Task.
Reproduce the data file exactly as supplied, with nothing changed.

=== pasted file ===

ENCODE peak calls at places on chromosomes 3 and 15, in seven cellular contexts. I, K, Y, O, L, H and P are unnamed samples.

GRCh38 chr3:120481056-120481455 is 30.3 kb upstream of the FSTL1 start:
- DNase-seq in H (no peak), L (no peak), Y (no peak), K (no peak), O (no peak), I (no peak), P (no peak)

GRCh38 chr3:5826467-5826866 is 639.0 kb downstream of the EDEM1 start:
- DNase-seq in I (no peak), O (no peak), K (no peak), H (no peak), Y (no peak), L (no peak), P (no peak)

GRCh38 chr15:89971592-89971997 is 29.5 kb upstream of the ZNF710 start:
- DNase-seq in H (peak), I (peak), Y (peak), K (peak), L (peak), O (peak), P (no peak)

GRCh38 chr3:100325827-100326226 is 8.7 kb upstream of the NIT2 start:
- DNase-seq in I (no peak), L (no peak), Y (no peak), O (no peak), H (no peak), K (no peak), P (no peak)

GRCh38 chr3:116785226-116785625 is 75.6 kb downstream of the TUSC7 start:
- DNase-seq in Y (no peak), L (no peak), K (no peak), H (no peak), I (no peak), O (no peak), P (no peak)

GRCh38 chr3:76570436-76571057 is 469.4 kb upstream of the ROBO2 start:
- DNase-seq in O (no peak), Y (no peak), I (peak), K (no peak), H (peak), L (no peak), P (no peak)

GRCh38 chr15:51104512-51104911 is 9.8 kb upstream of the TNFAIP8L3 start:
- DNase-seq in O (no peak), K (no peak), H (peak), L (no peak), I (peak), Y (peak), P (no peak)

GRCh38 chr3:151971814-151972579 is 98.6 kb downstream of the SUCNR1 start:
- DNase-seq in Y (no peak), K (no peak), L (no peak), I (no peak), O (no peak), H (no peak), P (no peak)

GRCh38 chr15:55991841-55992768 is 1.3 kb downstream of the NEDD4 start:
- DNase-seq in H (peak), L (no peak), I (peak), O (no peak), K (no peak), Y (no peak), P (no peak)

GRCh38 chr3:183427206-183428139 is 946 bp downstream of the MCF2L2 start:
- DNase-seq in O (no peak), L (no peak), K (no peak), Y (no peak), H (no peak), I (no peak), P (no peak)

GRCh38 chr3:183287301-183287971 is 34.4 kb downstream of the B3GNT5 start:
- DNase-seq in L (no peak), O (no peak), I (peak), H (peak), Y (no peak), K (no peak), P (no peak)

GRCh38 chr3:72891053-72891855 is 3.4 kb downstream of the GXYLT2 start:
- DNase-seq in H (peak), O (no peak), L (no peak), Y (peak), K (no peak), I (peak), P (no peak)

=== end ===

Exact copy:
ENCODE peak calls at places on chromosomes 3 and 15, in seven cellular contexts. I, K, Y, O, L, H and P are unnamed samples.

GRCh38 chr3:120481056-120481455 is 30.3 kb upstream of the FSTL1 start:
- DNase-seq in H (no peak), L (no peak), Y (no peak), K (no peak), O (no peak), I (no peak), P (no peak)

GRCh38 chr3:5826467-5826866 is 639.0 kb downstream of the EDEM1 start:
- DNase-seq in I (no peak), O (no peak), K (no peak), H (no peak), Y (no peak), L (no peak), P (no peak)

GRCh38 chr15:89971592-89971997 is 29.5 kb upstream of the ZNF710 start:
- DNase-seq in H (peak), I (peak), Y (peak), K (peak), L (peak), O (peak), P (no peak)

GRCh38 chr3:100325827-100326226 is 8.7 kb upstream of the NIT2 start:
- DNase-seq in I (no peak), L (no peak), Y (no peak), O (no peak), H (no peak), K (no peak), P (no peak)

GRCh38 chr3:116785226-116785625 is 75.6 kb downstream of the TUSC7 start:
- DNase-seq in Y (no peak), L (no peak), K (no peak), H (no peak), I (no peak), O (no peak), P (no peak)

GRCh38 chr3:76570436-76571057 is 469.4 kb upstream of the ROBO2 start:
- DNase-seq in O (no peak), Y (no peak), I (peak), K (no peak), H (peak), L (no peak), P (no peak)

GRCh38 chr15:51104512-51104911 is 9.8 kb upstream of the TNFAIP8L3 start:
- DNase-seq in O (no peak), K (no peak), H (peak), L (no peak), I (peak), Y (peak), P (no peak)

GRCh38 chr3:151971814-151972579 is 98.6 kb downstream of the SUCNR1 start:
- DNase-seq in Y (no peak), K (no peak), L (no peak), I (no peak), O (no peak), H (no peak), P (no peak)

GRCh38 chr15:55991841-55992768 is 1.3 kb downstream of the NEDD4 start:
- DNase-seq in H (peak), L (no peak), I (peak), O (no peak), K (no peak), Y (no peak), P (no peak)

GRCh38 chr3:183427206-183428139 is 946 bp downstream of the MCF2L2 start:
- DNase-seq in O (no peak), L (no peak), K (no peak), Y (no peak), H (no peak), I (no peak), P (no peak)

GRCh38 chr3:183287301-183287971 is 34.4 kb downstream of the B3GNT5 start:
- DNase-seq in L (no peak), O (no peak), I (peak), H (peak), Y (no peak), K (no peak), P (no peak)

GRCh38 chr3:72891053-72891855 is 3.4 kb downstream of the GXYLT2 start:
- DNase-seq in H (peak), O (no peak), L (no peak), Y (peak), K (no peak), I (peak), P (no peak)